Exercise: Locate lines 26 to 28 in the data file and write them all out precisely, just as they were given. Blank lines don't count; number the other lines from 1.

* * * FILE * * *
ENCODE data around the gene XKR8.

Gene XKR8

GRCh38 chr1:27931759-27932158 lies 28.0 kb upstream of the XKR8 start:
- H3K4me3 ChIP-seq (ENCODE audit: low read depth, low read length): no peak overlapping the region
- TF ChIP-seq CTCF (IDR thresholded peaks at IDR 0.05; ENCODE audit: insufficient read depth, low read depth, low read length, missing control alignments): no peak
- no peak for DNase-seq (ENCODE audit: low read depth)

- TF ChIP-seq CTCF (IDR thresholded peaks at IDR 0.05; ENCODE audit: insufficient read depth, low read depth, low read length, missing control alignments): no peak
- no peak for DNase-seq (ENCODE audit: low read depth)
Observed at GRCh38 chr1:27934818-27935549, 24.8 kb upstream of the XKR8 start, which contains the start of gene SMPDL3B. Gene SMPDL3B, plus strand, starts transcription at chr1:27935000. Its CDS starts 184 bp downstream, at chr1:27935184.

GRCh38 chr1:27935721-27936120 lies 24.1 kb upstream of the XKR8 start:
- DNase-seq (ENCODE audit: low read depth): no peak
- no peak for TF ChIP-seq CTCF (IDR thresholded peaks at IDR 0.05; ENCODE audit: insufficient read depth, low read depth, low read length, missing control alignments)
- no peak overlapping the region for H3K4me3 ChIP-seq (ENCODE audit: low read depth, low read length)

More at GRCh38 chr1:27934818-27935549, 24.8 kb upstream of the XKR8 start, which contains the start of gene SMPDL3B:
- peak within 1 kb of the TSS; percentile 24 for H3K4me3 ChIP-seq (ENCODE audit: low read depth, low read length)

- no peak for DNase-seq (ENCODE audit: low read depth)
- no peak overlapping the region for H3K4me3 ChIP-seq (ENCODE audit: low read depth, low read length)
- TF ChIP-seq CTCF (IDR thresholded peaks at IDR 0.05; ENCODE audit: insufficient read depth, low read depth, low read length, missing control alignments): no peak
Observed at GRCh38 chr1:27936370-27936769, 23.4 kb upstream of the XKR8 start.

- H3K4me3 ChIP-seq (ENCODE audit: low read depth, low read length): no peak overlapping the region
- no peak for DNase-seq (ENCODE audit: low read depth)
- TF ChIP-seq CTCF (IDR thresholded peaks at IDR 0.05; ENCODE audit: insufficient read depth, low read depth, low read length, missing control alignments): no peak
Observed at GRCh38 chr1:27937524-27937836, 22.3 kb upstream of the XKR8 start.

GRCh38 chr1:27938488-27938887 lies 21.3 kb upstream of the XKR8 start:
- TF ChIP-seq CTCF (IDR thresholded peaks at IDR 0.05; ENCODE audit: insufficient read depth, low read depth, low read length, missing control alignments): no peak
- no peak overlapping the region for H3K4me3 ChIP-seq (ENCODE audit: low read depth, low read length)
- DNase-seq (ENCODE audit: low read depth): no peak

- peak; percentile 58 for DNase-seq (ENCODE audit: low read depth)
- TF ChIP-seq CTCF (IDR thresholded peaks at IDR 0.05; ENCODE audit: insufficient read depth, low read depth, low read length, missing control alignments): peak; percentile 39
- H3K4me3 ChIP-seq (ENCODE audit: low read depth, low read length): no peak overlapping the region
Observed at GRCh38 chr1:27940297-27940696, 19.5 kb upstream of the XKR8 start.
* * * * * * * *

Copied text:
- no peak overlapping the region for H3K4me3 ChIP-seq (ENCODE audit: low read depth, low read length)
- DNase-seq (ENCODE audit: low read depth): no peak

- peak; percentile 58 for DNase-seq (ENCODE audit: low read depth)